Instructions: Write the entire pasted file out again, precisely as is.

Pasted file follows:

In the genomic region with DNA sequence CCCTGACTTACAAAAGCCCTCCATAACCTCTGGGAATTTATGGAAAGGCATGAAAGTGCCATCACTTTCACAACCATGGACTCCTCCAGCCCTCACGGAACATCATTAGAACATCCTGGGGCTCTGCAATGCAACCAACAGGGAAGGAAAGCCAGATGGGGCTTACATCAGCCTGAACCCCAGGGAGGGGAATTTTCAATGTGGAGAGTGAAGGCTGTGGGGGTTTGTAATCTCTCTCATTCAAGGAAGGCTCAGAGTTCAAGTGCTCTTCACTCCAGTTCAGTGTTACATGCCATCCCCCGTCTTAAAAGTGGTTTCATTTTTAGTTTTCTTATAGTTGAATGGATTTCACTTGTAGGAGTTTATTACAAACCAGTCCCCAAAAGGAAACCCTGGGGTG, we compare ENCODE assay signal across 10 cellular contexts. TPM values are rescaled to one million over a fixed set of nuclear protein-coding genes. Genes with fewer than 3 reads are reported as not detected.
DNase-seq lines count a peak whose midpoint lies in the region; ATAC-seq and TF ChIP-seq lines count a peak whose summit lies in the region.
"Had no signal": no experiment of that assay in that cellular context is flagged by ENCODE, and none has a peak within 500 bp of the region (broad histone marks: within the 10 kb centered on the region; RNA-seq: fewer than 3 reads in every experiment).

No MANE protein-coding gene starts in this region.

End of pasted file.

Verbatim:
In the genomic region with DNA sequence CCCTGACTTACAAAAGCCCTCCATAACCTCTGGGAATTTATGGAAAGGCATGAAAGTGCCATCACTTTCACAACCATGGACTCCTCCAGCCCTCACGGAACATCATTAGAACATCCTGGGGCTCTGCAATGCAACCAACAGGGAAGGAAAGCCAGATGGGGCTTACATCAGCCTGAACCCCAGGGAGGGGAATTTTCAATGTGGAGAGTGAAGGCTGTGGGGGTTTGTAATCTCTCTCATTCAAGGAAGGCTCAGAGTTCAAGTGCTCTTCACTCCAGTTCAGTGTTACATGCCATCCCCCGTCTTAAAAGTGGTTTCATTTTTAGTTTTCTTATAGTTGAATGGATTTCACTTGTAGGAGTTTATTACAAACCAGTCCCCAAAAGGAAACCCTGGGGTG, we compare ENCODE assay signal across 10 cellular contexts. TPM values are rescaled to one million over a fixed set of nuclear protein-coding genes. Genes with fewer than 3 reads are reported as not detected.
DNase-seq lines count a peak whose midpoint lies in the region; ATAC-seq and TF ChIP-seq lines count a peak whose summit lies in the region.
"Had no signal": no experiment of that assay in that cellular context is flagged by ENCODE, and none has a peak within 500 bp of the region (broad histone marks: within the 10 kb centered on the region; RNA-seq: fewer than 3 reads in every experiment).

No MANE protein-coding gene starts in this region.